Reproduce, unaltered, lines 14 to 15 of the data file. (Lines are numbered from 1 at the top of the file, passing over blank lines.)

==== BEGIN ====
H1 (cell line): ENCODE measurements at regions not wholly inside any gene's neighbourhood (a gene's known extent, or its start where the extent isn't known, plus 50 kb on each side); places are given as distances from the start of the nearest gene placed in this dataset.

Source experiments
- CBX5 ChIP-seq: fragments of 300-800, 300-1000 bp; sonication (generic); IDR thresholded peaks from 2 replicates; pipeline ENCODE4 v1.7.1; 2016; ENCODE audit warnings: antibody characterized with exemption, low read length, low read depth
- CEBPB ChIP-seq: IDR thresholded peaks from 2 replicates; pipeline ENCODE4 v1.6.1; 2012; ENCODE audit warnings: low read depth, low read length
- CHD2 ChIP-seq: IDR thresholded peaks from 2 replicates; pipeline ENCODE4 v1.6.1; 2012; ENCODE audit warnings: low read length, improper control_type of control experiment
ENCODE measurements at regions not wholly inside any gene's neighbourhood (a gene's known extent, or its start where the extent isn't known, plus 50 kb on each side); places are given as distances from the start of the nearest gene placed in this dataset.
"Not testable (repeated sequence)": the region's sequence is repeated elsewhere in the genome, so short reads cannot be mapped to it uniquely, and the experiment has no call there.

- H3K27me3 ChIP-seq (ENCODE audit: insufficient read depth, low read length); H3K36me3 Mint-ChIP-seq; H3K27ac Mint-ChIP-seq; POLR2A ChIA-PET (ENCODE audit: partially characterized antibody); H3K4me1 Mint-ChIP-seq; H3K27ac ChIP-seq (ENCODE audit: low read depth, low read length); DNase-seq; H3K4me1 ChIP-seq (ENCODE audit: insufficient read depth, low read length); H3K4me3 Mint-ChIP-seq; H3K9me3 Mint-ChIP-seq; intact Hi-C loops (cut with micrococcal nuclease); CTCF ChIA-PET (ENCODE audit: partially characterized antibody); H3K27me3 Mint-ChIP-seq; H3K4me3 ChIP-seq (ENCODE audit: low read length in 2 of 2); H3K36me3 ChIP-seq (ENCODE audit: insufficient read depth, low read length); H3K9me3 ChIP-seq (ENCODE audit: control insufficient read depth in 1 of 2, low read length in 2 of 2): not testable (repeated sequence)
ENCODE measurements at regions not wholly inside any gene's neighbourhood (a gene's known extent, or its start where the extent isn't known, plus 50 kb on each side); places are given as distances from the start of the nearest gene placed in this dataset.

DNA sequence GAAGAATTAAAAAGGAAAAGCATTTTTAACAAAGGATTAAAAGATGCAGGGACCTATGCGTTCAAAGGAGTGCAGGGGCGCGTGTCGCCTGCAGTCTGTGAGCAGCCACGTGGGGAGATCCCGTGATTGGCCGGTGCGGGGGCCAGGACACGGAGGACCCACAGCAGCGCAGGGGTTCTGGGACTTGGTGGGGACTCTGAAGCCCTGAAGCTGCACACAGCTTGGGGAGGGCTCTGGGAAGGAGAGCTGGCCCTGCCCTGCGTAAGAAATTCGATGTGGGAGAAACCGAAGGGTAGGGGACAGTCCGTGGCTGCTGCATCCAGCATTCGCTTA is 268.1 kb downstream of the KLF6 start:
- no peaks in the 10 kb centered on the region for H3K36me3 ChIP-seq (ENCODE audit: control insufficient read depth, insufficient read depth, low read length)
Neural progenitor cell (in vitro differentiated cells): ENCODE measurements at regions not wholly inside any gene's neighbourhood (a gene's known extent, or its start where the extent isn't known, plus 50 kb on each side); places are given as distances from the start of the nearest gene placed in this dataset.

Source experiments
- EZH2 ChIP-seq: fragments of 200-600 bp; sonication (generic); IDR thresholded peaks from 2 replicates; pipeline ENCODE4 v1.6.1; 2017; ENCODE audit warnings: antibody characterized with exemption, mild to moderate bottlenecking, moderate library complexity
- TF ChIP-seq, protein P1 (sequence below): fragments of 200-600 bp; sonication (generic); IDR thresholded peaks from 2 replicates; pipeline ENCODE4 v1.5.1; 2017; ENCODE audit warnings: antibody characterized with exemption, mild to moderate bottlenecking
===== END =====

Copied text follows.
- EZH2 ChIP-seq: fragments of 200-600 bp; sonication (generic); IDR thresholded peaks from 2 replicates; pipeline ENCODE4 v1.6.1; 2017; ENCODE audit warnings: antibody characterized with exemption, mild to moderate bottlenecking, moderate library complexity
- TF ChIP-seq, protein P1 (sequence below): fragments of 200-600 bp; sonication (generic); IDR thresholded peaks from 2 replicates; pipeline ENCODE4 v1.5.1; 2017; ENCODE audit warnings: antibody characterized with exemption, mild to moderate bottlenecking